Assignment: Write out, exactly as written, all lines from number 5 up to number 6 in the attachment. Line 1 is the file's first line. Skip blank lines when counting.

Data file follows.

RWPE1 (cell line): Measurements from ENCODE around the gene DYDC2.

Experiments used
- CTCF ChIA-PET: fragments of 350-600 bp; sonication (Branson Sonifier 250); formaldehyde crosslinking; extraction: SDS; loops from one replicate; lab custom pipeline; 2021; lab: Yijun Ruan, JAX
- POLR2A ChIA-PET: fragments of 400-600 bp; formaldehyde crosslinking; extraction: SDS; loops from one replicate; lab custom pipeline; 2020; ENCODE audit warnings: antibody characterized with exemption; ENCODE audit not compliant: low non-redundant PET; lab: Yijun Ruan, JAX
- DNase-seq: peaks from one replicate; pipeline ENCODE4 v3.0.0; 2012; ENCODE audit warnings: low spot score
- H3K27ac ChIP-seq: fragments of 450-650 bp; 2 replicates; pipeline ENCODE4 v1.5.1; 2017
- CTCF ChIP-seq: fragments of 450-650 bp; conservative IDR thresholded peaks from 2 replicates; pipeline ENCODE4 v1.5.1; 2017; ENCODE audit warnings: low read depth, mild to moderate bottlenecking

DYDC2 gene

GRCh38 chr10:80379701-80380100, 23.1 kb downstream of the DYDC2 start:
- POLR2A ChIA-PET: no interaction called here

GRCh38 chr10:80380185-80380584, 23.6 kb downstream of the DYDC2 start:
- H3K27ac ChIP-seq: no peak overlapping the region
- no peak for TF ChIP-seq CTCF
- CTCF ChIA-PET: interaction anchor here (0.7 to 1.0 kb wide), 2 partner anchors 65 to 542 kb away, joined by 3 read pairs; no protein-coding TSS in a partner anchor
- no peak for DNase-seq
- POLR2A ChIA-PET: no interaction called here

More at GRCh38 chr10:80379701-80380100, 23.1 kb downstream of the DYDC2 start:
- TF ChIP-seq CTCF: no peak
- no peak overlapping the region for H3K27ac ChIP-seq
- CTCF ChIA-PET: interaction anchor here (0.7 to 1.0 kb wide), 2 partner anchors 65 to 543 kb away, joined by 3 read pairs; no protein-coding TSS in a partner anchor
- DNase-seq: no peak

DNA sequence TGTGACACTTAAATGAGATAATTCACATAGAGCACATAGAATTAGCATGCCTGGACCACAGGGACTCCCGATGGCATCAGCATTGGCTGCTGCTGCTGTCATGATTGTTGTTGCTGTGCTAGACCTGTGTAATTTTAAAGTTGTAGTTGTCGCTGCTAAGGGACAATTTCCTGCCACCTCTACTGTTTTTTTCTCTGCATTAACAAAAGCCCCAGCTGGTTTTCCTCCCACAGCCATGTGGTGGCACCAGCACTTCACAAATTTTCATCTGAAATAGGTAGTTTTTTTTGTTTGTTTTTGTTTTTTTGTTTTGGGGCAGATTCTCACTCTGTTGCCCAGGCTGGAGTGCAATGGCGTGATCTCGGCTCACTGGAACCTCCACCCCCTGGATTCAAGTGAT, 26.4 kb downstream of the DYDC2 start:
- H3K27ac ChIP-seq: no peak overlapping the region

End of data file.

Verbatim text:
- DNase-seq: peaks from one replicate; pipeline ENCODE4 v3.0.0; 2012; ENCODE audit warnings: low spot score
- H3K27ac ChIP-seq: fragments of 450-650 bp; 2 replicates; pipeline ENCODE4 v1.5.1; 2017